It gave you a chance to sort of soft launch the app, get your feet wet, see what needed to be done, and then you've got a clear road to launch this time around.

Yeah, no, it totally did, it definitely gave us a ton of perspective as well. When we first launched, we were still doing a ton of the practices that we were doing back then, mainly, what we were doing is handing out merch, giving people banners to hang on their university houses, because I'm not sure if I mentioned this yet, but our target demographic is university students.

So it's an interesting audience and if you can approach it correctly, I think it's an easy audience. I say easy, because you go to a university town, and there are 10,000 students who all live pretty close together, they all have generally similar interests.

So you can approach it in a way and you kind of go at them as a herd as opposed to having to go at them individually.

University students as an audience

And they tend to be early adopters, when it comes to this kind of thing as well. Split payment is huge in universities in the States with Venmo. Monzo is huge with the university students in the UK because it's so easy to make payments between them and split bills.

You've got to look at social media as well, university students were the first people to jump on social media. They were one of the biggest audiences for Netflix when they first started. It's a great launch position to go for university students and then spread out.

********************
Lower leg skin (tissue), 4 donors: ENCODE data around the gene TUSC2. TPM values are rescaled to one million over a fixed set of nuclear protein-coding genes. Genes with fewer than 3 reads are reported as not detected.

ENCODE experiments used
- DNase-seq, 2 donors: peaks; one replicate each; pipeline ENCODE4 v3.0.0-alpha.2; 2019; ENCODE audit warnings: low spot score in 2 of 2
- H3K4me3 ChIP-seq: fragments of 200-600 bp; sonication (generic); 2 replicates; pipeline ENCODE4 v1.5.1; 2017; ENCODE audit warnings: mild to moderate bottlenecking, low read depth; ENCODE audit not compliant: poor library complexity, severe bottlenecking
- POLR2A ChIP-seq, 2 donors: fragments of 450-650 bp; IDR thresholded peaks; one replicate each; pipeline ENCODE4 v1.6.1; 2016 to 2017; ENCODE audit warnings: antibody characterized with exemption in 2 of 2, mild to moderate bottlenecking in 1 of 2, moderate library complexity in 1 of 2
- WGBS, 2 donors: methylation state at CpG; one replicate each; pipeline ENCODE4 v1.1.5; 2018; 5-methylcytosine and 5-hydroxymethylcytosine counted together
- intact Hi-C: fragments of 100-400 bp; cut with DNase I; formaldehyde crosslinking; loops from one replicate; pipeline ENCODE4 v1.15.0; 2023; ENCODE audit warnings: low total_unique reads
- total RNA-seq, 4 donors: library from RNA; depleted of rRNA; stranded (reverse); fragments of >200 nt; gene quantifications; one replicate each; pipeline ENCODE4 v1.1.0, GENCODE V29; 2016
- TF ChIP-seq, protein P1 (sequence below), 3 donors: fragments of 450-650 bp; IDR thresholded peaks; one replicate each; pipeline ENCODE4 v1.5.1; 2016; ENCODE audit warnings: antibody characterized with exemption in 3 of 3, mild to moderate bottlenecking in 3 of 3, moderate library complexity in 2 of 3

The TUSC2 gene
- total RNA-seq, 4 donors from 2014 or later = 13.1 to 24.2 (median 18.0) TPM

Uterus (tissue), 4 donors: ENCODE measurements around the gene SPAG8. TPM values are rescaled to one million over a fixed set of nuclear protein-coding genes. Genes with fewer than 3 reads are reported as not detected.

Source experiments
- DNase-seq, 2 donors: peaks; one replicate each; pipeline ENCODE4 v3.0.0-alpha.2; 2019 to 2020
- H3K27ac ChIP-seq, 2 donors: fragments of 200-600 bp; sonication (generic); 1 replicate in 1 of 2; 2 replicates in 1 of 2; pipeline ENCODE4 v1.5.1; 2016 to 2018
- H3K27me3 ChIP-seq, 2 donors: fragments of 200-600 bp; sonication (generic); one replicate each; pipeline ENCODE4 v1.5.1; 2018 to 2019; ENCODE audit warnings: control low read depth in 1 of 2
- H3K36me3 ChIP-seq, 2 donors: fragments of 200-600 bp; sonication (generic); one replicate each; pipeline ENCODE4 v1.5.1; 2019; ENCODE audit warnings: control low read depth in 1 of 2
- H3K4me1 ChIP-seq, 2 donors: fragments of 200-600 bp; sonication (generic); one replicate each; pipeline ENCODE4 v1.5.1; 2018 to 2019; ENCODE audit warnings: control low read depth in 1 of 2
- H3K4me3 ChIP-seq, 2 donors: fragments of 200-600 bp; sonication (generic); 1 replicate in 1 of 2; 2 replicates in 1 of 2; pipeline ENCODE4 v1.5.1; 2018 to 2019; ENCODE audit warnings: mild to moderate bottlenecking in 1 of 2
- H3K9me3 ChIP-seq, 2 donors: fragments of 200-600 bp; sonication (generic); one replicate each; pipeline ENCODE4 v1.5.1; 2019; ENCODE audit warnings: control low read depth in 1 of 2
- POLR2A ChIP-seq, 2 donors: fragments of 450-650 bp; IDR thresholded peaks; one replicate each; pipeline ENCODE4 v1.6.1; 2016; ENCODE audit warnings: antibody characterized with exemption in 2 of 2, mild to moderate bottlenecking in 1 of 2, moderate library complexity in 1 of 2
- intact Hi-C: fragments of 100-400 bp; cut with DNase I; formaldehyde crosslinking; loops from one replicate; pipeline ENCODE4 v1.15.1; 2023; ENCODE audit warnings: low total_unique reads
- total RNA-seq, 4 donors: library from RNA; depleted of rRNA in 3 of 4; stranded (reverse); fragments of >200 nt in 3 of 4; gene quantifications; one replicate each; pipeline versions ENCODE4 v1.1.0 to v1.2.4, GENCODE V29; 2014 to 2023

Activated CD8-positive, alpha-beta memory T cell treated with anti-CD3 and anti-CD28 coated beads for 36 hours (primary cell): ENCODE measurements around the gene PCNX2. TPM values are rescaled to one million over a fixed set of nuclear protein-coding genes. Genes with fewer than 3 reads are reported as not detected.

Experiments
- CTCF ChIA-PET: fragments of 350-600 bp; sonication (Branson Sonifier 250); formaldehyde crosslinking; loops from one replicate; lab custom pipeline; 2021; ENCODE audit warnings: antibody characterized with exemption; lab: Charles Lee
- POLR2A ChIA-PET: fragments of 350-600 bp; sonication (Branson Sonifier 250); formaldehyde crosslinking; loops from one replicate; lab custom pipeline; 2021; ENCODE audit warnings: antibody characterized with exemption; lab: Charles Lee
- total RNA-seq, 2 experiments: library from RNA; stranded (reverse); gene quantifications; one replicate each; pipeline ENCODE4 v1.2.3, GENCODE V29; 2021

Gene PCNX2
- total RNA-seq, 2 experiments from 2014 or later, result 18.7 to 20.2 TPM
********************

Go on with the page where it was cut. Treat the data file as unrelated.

Yeah, absolutely. And I think definitely a factor that plays into that is that university students and I guess just younger people: they're digital natives. So they're more tech-savvy, they're definitely more willing to be early adopters when it comes to a new tech platform or a new social media platform.

Or even just purchasing items online and the rise of online shopping. So definitely they're a good target audience for us to go at. Most of our exec team as well, we're all relatively recent university graduates. And that's kind of where our whole idea stemmed from with this splitting payments.

When I was at university, I lived with seven guys. So as I'm sure you can imagine, we had a ton of different times where we needed to split payments, we paid rent every month, we paid our Wi-Fi bill, our utility bills every month, somebody would go out and buy groceries, somebody would buy a barbecue.